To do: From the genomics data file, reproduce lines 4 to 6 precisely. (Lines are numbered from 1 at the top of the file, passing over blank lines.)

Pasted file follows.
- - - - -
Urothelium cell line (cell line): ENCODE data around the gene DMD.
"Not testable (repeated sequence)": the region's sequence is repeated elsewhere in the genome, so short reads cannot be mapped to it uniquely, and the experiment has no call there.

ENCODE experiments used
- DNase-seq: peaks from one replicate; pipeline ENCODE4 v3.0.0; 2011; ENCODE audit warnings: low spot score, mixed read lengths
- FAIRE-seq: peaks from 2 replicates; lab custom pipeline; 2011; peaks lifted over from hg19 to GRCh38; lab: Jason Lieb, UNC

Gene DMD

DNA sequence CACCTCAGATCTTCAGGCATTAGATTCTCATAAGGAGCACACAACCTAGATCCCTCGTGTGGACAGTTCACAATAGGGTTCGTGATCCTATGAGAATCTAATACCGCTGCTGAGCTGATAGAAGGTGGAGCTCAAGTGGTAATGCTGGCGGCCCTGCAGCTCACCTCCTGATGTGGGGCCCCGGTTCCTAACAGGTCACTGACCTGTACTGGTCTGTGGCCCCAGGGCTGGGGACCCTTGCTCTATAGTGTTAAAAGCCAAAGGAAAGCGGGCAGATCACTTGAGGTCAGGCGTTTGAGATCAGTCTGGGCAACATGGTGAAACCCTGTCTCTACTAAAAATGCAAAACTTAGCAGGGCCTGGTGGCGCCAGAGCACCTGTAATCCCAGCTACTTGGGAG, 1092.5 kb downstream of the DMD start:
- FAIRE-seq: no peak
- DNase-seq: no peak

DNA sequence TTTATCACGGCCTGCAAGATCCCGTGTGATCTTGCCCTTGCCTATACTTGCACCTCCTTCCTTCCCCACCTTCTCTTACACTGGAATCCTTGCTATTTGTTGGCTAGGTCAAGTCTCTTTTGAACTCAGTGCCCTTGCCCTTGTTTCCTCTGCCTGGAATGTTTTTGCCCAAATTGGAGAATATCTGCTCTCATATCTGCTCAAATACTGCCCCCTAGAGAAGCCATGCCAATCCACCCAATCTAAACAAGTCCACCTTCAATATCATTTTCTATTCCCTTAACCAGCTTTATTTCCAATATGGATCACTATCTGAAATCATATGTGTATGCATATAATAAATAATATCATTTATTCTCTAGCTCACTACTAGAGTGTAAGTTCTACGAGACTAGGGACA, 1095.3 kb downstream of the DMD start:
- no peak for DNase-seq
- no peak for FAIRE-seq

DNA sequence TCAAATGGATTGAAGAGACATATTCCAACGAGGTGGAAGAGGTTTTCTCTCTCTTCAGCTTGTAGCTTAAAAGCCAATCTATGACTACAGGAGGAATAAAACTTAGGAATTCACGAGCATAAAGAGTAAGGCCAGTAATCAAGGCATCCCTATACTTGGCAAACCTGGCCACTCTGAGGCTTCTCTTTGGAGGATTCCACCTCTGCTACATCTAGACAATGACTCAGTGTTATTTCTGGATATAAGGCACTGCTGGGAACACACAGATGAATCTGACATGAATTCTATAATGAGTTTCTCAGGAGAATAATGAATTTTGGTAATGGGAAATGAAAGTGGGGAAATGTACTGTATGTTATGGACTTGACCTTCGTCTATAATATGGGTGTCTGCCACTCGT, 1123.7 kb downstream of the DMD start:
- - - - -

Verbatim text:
- DNase-seq: peaks from one replicate; pipeline ENCODE4 v3.0.0; 2011; ENCODE audit warnings: low spot score, mixed read lengths
- FAIRE-seq: peaks from 2 replicates; lab custom pipeline; 2011; peaks lifted over from hg19 to GRCh38; lab: Jason Lieb, UNC

Gene DMD